Expatriates are celebrities
By DMITRI RAGANO
Blast Osaka Bureau
SHIRAHAMA, JAPAN -- Americans thrive on celebrity culture. Everyone
craves their moment in the spotlight. Whether we win the lottery,
write a rap song about big butts or blow up a government building with
a truck of fertilizer, we are all waiting for our fifteen minutes of
Well, I finally got my fifteen minutes -- not on film or in the sports
arena but as an English teacher in semi-rural Japan.
Life as an American living in Japan is as close as many of us will
ever get to celebrity status. Many people in the United States think
Japanese are racist and resentful towards Americans due to reports in
the media. They can believe that all they want. The truth is any
American in Japan who doesn't have a nose ring or break the law on a
regular basis will be treated with generosity to the point of
Upon arriving at my junior high schools, the cheers from my students
were deafening. My name echoed up and down the corridors. I tried to
pretend I had actually done something impressive to deserve such
Remembering the Sean Connery character in "The Man Who Would Be King,"
I knew my days were numbered. I knew it was only a matter of time
before these kids figured out I wasn't God. And my Waterloo came: on
Sports Day is an annual festival held at all Japanese schools. I knew
my students had big plans for this day. I had seen them practicing for
months, shuffling around the athletic field with an intensity rarely
demonstrated in the classroom.
I got the impression that every Sports Day required a few human
sacrifices because, as events of the day unfolded, the body count kept
increasing. After a human pyramid collapsed, a few kids emerged
howling in pain. I was shocked at how casual the teachers and parents
dealt with these injured kids. "This is no big deal," one teacher told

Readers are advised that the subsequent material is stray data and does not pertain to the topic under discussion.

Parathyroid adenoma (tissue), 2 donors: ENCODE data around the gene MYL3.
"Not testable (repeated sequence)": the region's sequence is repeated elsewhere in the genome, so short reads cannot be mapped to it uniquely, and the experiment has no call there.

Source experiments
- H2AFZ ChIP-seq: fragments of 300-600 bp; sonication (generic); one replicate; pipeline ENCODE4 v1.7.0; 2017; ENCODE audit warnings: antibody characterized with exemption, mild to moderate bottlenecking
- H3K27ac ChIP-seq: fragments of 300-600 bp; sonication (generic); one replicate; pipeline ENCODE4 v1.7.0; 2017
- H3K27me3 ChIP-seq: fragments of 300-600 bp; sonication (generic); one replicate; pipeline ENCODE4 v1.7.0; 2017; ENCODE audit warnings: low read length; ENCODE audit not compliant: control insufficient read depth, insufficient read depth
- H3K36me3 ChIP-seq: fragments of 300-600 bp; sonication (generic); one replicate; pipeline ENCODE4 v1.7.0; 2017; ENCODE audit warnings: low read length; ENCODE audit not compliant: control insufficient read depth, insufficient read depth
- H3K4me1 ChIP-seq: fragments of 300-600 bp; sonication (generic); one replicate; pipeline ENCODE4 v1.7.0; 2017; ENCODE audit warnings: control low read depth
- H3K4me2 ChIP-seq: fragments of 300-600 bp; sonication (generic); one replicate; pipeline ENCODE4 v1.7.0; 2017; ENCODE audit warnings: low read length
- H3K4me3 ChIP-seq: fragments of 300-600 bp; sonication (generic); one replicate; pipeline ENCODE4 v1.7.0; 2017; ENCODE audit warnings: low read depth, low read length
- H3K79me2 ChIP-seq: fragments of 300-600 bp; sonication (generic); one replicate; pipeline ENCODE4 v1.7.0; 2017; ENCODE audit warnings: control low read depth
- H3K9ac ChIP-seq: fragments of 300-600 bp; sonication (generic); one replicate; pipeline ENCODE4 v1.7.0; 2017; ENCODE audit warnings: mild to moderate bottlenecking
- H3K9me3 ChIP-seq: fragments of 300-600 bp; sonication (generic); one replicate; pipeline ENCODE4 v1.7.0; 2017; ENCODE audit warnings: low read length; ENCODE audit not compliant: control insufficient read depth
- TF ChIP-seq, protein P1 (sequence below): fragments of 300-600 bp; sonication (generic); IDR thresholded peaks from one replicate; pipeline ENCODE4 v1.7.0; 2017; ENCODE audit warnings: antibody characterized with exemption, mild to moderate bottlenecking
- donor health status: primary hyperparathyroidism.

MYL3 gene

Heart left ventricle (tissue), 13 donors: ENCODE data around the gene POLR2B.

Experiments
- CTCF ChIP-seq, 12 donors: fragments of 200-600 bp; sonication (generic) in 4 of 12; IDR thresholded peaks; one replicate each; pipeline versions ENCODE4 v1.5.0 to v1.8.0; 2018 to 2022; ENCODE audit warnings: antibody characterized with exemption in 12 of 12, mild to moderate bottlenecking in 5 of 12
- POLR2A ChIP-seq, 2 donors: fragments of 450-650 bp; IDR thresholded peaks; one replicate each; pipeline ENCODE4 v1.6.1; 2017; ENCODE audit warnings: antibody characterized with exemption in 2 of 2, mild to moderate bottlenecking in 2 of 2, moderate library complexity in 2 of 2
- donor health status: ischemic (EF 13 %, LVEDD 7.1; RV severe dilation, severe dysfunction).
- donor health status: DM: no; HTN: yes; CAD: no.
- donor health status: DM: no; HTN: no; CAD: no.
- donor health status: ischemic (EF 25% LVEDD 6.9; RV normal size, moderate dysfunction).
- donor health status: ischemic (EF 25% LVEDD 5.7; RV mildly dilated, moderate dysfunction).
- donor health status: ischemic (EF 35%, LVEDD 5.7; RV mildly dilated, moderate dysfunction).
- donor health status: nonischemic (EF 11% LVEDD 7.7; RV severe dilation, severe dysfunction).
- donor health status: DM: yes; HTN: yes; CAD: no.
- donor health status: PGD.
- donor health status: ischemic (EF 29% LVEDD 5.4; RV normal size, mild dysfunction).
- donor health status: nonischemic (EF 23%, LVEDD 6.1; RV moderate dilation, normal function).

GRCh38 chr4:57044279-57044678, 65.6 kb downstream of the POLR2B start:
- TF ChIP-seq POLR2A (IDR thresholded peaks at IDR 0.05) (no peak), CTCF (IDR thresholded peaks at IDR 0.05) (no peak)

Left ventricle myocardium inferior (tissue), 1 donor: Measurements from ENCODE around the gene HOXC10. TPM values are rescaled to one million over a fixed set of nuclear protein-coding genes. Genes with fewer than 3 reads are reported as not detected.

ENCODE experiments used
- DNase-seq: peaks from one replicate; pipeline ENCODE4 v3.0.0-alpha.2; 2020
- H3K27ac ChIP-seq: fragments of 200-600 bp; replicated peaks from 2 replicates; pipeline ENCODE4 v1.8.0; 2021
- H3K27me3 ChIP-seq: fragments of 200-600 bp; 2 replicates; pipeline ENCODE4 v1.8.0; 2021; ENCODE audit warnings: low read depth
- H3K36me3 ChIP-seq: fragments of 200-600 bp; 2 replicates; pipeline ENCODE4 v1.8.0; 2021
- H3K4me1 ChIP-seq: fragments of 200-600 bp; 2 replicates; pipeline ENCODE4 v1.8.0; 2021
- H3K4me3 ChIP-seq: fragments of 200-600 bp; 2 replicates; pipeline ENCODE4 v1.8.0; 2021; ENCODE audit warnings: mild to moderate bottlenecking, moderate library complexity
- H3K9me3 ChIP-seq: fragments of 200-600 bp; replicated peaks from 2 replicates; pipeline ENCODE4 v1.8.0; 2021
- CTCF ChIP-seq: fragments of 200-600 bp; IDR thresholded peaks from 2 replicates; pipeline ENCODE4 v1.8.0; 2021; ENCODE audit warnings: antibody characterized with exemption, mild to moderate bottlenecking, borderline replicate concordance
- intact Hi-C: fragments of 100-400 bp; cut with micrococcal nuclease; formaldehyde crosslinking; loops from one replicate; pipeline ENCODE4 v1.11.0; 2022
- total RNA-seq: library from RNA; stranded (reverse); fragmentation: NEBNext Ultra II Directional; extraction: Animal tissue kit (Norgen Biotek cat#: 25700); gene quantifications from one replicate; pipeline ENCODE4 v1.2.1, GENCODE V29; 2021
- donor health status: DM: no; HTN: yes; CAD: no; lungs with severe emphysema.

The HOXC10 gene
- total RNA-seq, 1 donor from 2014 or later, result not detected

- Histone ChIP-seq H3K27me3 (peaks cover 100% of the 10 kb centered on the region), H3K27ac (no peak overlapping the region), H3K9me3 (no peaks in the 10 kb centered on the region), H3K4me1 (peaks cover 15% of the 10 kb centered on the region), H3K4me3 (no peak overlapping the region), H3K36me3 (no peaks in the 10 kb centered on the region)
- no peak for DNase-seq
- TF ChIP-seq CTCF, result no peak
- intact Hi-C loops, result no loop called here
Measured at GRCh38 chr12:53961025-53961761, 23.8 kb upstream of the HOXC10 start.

me. "Last year a girl broke her arm."
When it was time for the relay races, I could see the kids eyeing my
size 13 1/2 running shoes with fear. But the truth is, despite my
height, despite my demigod-status, I was a lousy athlete in my school
days and remain so. You could start a bonfire with the benches I
warmed in junior high school.
And in the relay, when I seized the baton from a scrappy, pint-sized
chemistry teacher, I began running and experienced a discomforting
sensation -- I wasn't moving nearly as fast as I thought I should.
I could see that sinking look on the students' faces as I rounded the
track. After the race, first-year junior high school students
approached me with a look of profound disillusionment. The kids, who
had previously shown little interest in speaking to me in English
said, "Teacher. Not Fasto."
And so I knew from that day on, there would be no fooling the kids. I
was just another average schmuck, despite my height and my striking
resemblance to Tom Cruise.
The parent-teacher party that evening - featuring housewives belting
out karaoke songs, parents throwing a drunken principal at the
ceiling, and smashed glasses and whiskey bottles everywhere -- offered
some inebriated consolation.
But there was no getting around it -- my fifteen minutes were over.